Mergers and acquisitions (M&As) are a massive undertaking for everyone involved, from the owners down to the business-level employees transitioning from one company’s set of systems and expectations to another.
For CISOs and their security teams, M&As present a heavy workload and a host of potential risks. They must anticipate the expectations and needs of the business while also accounting for the risk of a mass onboarding of new users, whose devices and security hygiene are largely unknown and present potential vulnerabilities.
With a cybersecurity landscape that is continuously evolving, managing an M&A transition is no simple feat. Many security challenges arise during an organizational change of this magnitude, including issues related to technical debt, mass onboarding, shadow IT, unfamiliar systems, and more.
Executives overseeing M&As have seen this increased vulnerability to cybercrimes play out repeatedly. An IBM Institute for Business Value (IBV) survey found that, “More than one in three executives surveyed said they have experienced data breaches that can be attributed to M&A activity during integration. Almost one in five experienced such breaches post-integration.”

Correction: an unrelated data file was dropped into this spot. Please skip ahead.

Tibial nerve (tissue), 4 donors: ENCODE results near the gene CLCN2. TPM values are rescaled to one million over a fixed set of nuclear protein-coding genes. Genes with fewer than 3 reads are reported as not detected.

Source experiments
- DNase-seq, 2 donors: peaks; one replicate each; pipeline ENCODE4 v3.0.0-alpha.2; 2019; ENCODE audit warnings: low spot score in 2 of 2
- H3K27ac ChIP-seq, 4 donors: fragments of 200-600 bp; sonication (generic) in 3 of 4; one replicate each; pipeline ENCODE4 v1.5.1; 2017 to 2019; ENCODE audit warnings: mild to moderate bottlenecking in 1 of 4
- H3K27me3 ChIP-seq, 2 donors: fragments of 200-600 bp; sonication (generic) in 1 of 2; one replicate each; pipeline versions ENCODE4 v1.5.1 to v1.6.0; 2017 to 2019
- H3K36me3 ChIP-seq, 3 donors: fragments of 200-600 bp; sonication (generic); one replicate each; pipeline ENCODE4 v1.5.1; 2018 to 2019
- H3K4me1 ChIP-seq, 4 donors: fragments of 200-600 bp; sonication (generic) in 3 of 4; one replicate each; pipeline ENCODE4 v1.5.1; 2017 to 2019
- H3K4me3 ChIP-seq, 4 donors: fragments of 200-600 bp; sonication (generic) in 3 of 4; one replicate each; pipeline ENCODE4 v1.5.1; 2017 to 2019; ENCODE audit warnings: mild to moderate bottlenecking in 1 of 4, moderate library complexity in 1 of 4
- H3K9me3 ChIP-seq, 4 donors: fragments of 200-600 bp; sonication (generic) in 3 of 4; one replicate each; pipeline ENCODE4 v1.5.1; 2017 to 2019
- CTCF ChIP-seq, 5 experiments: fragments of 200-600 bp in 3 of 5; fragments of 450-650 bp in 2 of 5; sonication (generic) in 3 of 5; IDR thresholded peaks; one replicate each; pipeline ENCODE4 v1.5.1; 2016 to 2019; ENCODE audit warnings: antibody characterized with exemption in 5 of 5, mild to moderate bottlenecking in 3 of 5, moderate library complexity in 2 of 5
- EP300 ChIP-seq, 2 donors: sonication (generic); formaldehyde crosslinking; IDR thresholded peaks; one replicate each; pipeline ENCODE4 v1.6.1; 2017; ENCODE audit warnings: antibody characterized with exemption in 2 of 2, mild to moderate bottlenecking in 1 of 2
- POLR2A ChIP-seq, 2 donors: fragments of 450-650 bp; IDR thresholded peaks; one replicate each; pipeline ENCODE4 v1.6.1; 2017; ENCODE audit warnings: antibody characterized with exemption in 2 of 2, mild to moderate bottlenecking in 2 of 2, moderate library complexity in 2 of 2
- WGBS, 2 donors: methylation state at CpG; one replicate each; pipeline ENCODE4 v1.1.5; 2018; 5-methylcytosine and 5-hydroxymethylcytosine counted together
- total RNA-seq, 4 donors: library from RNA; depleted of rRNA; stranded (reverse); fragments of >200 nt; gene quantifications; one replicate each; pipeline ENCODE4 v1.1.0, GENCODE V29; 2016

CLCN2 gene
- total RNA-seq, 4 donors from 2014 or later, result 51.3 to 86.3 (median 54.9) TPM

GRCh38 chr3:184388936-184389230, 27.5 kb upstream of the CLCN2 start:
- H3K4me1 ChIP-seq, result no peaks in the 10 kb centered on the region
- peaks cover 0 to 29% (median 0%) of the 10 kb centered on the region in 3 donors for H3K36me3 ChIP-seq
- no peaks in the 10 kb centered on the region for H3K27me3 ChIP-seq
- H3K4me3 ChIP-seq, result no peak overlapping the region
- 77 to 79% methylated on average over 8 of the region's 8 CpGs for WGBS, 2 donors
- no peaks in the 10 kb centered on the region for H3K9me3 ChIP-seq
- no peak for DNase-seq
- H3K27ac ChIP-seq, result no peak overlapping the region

While you can and should fully assess your systems before and during an M&A (more on this below), you can’t necessarily know what to expect when onboarding new employees. Theseusers present new vulnerabilities as theytransition to new systems, processes, andpolicies— and they may or may not be bringingbad security habits with them.
According to a recent Deloitte study, “During integration, unclear roles and responsibilities, disgruntled employees, modifications in the operating model, language barriers, and changes in location may prove to be a challenge.” All of these factors can lead to increased cybersecurity risks.
This is not to say that a majority of acquired users are coming in with malicious intent. However, by their very nature M&As are a period of organizational chaos in which errors are bound to happen, despite everyone’s best intentions. This requires security teams to consider their approach to trust and access when shoring up the cybersecurity risks users bring with them.
Integrating new users during an M&A also takes time, which means the risks are prolonged and value is lost.
On average, it takes 18 months to merge systems, apps, data, users, and other critical assets. When organizations fail to maximize the time-to-value of a merger or acquisition, it leads to avoidable consequences and ultimately destabilizes the company.
In today’s landscape of rapid digital transformation, the disparity between new and legacy systems is growing, and the risks security teams face during a merger period are higher than ever. Perimeter-focused “castle and moat” security solutions aren’t capable of mitigating the risks that arise before, during, and after an M&A. They simply aren’t flexible or granular enough to harmonize two independently formed infrastructures.